Top positive review
If I were faced with the challenging task of naming my favorite Richard Rohr book I would name this one.
Reviewed in the United States on December 8, 2014
This book is a tour de force! With casual broad strides Rohr points out the hollowness of secularism and points to the much needed spiritual depths we all thirst for, but few seem to find. If I were faced with the challenging task of naming my favorite Richard Rohr book I would name this one. I am amazed that it took me so long to read it. I read a bunch of his other work before digging in to Everything Belongs. The reason may have been the title. When I first saw the title it had the same ring of "It's all good," which I hear repeatedly, especially when I visit coastal California. When I got into the book, especially the ending (pages 177-182), I realized that the title was in reference to the cross. Most Christians, even Contemplative Christians try to hide, suppress, or deny the dread of the cross. Rohr tells us clearly that everything belongs, including the cross! The grotesque disfigured form of human suffering hanging on a tree belongs??!! For most people I know this is the most challenging symbol to come to terms with in Christian Tradition. Most of us would like to sidestep the cross. Yet, it is the very key to our awakening! It is the shadow that we scapegoat onto whole groups of people. It is the shadow that we project onto the poor. To Accept (with a capital A) the cross requires copious tears (Christian Mystics were known for crying often). To Accept (with a capital A) the cross is also in some way to reject what Dorothy Day called "the dirty rotten system." When we Accept the cross we are capable of solidarity with the homeless and poor. And we are capable of confronting the systems that victimize and deride the homeless and poor. When we Accept the cross we are showing that we are interested in wisdom, not mere knowledge. The path of the cross is the path of transformation. I am thankful to Rohr for his eloquent contemplative treatment of the cross. An Evangelical asked me the other day: "What is the meaning of the cross?" I pointed the man to pages 177-182 of Rohr's book. These pages were a grace to me, which I have read several times. They make more sense of the cross than anything else I have read. This book is a spiritual classic!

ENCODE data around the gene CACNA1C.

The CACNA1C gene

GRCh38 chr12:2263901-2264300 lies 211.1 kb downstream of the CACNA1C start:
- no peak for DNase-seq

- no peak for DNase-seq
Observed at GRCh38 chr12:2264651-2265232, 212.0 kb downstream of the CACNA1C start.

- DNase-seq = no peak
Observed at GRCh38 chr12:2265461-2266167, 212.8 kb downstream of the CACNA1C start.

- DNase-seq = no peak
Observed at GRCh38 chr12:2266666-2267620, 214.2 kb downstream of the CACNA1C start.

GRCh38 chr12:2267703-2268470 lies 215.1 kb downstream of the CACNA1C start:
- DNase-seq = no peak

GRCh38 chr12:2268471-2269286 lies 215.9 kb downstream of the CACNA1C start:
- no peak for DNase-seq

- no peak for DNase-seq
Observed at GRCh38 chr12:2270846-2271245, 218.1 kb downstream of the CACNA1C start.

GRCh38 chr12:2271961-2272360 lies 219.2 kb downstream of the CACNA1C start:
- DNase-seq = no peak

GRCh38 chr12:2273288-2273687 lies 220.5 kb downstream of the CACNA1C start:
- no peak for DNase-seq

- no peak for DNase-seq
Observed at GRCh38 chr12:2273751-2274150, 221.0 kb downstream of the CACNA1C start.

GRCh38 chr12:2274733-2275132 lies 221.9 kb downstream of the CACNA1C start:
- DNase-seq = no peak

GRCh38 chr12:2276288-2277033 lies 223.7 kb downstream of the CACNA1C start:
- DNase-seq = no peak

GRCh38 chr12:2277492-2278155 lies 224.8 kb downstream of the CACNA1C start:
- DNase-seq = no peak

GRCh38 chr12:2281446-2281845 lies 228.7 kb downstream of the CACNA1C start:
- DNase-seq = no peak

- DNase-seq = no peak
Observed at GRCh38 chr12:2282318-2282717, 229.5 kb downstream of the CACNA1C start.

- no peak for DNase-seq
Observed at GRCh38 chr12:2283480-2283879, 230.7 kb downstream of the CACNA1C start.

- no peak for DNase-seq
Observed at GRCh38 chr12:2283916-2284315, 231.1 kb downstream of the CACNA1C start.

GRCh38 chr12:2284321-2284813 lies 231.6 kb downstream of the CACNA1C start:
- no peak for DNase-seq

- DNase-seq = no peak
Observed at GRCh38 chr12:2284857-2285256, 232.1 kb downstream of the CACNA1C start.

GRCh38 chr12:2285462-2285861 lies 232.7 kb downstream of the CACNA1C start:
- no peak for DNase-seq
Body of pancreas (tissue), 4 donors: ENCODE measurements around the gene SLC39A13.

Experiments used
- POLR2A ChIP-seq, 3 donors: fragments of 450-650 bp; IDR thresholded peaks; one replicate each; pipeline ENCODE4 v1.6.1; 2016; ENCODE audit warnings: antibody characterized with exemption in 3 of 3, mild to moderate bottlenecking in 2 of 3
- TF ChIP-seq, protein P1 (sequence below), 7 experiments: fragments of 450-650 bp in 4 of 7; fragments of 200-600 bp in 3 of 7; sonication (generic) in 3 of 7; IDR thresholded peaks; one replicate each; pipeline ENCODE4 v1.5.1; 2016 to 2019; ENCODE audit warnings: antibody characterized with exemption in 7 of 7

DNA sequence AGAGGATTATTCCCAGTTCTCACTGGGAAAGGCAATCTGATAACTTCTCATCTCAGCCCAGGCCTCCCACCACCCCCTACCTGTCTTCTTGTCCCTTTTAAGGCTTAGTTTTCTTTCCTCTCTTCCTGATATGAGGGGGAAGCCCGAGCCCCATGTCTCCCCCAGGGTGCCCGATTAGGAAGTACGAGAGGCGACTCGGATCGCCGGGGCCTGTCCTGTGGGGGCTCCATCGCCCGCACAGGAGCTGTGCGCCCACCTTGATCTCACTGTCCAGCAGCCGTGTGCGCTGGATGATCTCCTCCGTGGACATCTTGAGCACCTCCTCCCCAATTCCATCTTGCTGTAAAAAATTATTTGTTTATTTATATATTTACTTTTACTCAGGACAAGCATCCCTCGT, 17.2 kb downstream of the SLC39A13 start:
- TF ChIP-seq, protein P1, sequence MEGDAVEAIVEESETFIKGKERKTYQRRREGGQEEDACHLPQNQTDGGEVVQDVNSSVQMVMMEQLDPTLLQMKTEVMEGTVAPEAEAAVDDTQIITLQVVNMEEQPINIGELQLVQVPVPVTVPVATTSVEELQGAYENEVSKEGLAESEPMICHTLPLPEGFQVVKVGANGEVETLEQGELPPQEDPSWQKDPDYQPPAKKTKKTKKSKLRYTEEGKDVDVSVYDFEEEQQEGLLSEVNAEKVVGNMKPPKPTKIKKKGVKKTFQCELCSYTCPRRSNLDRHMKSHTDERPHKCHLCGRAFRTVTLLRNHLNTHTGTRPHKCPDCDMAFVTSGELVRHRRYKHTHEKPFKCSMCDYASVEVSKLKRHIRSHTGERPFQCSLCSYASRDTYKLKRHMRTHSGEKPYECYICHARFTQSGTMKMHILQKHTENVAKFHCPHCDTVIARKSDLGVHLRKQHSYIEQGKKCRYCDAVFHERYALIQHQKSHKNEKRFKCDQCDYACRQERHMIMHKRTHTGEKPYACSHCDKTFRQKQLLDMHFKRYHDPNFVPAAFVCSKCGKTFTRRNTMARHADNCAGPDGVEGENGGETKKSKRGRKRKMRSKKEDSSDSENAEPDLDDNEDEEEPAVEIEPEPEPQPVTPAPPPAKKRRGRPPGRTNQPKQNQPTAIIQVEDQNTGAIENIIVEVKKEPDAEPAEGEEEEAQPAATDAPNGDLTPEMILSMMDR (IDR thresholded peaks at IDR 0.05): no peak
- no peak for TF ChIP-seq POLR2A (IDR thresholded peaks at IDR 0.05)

-Amos Smith (author of Healing The Divide: Recovering Christianity's Mystic Roots)